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Thread: Internet Censorship: So it began...

  1. Link to Post #261
    Canada Avalon Member Ernie Nemeth's Avatar
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    Default Re: Internet Censorship: So it began...

    Quote Posted by Ewan (here)
    Quote Posted by Ernie Nemeth (here)
    Today, InfoWars has been removed from view. I get an error code from the web that does not look legit and that I have never seen before.

    It says, YOU - OK.
    Chicago Cloud - OK.
    Inforwars - not ok...

    What the heck is a Chicago Cloud? And if there is such a thing why was I sent into it? I want nothing what so ever to do with Chicago, or its mongoloid major!
    Something like this Ernie?



    As far as I know it is common when the hosting site you want to visit is down. The Chicago bit, cloud or not, is probably just the fastest hop the system found to get where you wanted to go. Between you and your destination there is always going to be a network server, routing traffic.
    That may be so, that this is how it has always been done. The routing is not, in theory, a complicated concept to understand. It is a bit suspicious that it comes now, and never before. It seems like it could have been a test, and my location has been filed. Alex Jones is warning that big tech has the ability now to selectively shut down IP addresses and web sites - like the Chinese censorship system can already do. He predicts they will deploy the system the day of the election to muzzle the counter narrative when they do the 'official' vote count.

    By the way, how did you get that screen to come up like that?
    Last edited by Ernie Nemeth; 21st October 2020 at 20:56.
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    United States Avalon Member onawah's Avatar
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    Default Re: Internet Censorship: So it began...

    Trump Administration, 11 States, Launch Antitrust Lawsuit Against Search Behemoth Google
    BY MATTHEW VADUM
    October 20, 2020
    https://www.theepochtimes.com/trump-...g-2020-10-20-3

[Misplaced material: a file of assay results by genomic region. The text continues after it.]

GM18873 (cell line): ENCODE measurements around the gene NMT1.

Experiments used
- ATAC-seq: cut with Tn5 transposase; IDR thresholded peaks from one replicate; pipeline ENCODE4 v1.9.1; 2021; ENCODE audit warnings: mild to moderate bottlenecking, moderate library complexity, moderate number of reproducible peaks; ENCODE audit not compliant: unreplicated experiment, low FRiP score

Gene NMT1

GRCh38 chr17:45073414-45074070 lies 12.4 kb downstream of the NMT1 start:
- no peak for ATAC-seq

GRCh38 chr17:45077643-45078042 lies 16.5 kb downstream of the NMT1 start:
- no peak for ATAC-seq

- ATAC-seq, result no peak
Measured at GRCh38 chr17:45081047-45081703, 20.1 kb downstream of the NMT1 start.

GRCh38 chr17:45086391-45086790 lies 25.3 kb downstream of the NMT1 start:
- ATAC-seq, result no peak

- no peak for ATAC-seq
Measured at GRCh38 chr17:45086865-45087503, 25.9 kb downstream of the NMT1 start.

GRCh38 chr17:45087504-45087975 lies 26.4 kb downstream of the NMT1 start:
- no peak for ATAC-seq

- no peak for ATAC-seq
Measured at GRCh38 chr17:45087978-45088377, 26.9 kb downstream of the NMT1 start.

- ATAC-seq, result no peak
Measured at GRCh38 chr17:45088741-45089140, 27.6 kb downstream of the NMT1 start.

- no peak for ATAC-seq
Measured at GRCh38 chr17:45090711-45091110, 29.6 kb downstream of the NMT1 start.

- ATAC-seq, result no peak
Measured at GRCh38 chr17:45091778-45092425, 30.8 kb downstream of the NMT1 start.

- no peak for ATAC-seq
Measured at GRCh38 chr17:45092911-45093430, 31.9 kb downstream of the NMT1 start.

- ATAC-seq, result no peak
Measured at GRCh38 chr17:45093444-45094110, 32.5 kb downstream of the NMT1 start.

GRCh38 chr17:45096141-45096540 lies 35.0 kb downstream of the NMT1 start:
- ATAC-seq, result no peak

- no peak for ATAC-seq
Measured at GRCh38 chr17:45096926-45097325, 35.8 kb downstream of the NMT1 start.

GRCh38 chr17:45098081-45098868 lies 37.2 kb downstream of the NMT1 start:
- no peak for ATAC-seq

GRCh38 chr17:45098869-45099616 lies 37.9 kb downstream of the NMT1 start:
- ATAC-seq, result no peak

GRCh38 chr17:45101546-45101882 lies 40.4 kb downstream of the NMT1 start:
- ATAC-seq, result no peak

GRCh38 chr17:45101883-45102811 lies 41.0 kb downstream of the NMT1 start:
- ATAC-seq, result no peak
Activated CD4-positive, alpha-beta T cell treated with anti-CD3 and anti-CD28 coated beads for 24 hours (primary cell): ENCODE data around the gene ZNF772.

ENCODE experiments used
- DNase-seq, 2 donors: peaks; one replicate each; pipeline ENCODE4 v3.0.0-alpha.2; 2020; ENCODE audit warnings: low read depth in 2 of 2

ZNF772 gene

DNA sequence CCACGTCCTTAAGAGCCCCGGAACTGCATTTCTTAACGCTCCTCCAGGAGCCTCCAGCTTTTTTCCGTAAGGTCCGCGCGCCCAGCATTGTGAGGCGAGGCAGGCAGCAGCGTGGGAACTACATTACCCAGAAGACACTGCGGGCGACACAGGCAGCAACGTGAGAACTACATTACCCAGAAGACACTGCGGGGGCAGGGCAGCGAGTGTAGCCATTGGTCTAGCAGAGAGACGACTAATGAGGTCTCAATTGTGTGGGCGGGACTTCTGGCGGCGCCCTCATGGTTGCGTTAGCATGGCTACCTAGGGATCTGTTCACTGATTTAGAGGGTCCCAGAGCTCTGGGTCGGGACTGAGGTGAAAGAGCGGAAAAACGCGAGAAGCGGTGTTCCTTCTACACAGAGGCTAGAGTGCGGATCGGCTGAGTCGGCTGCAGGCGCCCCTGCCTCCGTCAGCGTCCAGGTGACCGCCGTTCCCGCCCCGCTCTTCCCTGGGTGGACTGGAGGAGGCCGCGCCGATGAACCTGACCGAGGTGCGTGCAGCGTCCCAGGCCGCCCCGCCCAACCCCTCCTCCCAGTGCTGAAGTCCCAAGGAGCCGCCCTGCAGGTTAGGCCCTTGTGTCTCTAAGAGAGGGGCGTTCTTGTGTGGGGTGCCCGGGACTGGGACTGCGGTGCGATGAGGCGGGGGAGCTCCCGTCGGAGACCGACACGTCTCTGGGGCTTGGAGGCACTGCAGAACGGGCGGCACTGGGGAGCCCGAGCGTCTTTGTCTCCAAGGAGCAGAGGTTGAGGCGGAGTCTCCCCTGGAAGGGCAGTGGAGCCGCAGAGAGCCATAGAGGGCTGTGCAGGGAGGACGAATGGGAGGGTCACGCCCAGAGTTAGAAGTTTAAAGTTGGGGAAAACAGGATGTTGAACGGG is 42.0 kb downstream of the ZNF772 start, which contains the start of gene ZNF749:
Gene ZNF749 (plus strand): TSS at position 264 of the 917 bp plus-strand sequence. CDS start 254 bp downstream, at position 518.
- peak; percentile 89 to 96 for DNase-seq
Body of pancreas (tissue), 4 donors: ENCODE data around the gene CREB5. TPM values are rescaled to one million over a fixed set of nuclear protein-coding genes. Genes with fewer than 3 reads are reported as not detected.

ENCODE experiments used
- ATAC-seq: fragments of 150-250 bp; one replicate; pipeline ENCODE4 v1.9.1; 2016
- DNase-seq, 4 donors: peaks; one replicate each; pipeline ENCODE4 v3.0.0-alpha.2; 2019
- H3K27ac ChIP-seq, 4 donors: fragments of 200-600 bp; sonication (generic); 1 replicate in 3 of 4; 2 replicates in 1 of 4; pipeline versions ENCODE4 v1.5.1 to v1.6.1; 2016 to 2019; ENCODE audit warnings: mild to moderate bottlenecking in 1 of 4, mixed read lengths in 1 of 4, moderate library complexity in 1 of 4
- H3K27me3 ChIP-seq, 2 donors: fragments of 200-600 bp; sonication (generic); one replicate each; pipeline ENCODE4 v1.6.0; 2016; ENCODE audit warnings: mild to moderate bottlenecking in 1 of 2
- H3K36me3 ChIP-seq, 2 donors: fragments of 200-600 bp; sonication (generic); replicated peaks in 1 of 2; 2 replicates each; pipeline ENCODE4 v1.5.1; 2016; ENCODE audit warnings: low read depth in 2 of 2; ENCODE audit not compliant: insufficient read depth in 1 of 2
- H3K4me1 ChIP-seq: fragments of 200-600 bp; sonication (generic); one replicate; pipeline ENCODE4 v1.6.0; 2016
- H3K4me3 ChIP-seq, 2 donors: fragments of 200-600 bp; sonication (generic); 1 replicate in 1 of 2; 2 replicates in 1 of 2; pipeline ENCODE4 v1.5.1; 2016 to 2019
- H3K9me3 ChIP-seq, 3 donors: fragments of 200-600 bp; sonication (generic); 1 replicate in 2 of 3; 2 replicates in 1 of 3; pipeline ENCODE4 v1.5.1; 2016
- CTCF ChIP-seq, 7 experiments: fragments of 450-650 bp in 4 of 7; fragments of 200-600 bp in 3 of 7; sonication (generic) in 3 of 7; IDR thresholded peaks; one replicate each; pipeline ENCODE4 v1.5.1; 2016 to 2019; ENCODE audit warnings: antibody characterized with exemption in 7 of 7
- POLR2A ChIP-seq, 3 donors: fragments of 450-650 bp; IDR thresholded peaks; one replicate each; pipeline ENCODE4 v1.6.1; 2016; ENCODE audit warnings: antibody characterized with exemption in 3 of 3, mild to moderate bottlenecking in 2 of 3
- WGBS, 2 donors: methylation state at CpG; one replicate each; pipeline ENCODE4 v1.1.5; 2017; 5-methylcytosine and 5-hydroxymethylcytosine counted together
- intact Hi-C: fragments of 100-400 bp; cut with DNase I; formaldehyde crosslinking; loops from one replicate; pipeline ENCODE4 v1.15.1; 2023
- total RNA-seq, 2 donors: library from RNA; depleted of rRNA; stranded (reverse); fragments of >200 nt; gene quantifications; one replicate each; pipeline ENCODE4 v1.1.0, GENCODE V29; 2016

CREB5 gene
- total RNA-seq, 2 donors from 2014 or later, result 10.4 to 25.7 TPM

"The U.S. Department of Justice and 11 states have filed a federal antitrust lawsuit against Google accusing the internet search giant of unlawful monopolistic behavior in its search business.

    “Google is the gateway to the internet and a search advertising behemoth,” U.S. Deputy Attorney General Jeff Rosen told reporters. “It has maintained its monopoly power through exclusionary practices that are harmful to competition.”

    Attorney General William Barr weighed in via press release.

    “Since my confirmation, I have prioritized the Department’s review of online market-leading platforms to ensure that our technology industries remain competitive. This lawsuit strikes at the heart of Google’s grip over the internet for millions of American consumers, advertisers, small businesses and entrepreneurs beholden to an unlawful monopolist.”

    The lawsuit against Google was filed Oct. 20 in federal court in the District of Columbia by the federal government and 11 states—Arkansas, Florida, Georgia, Indiana, Kentucky, Louisiana, Mississippi, Missouri, Montana, South Carolina, and Texas—against Google LLC of Mountain View, California.

    The proceeding was brought under Section 2 of the Sherman Act, a federal statute, in an effort “to restrain Google LLC (Google) from unlawfully maintaining monopolies in the markets for general search services, search advertising, and general search text advertising in the United States through anticompetitive and exclusionary practices, and to remedy the effects of this conduct,” according to the 64-page legal complaint.

    According to the plaintiffs, Google owns or controls about 80 percent of the market for search channels and accounts for 90 percent of all searches in the United States, and 95 percent of all mobile searches. Google’s market power, based upon its immense size and the exclusive agreements it uses allegedly to limit competition, makes it difficult for competitors to enter the search engine field and has the effect of forcing anyone who wants to conduct business online to access the company’s products.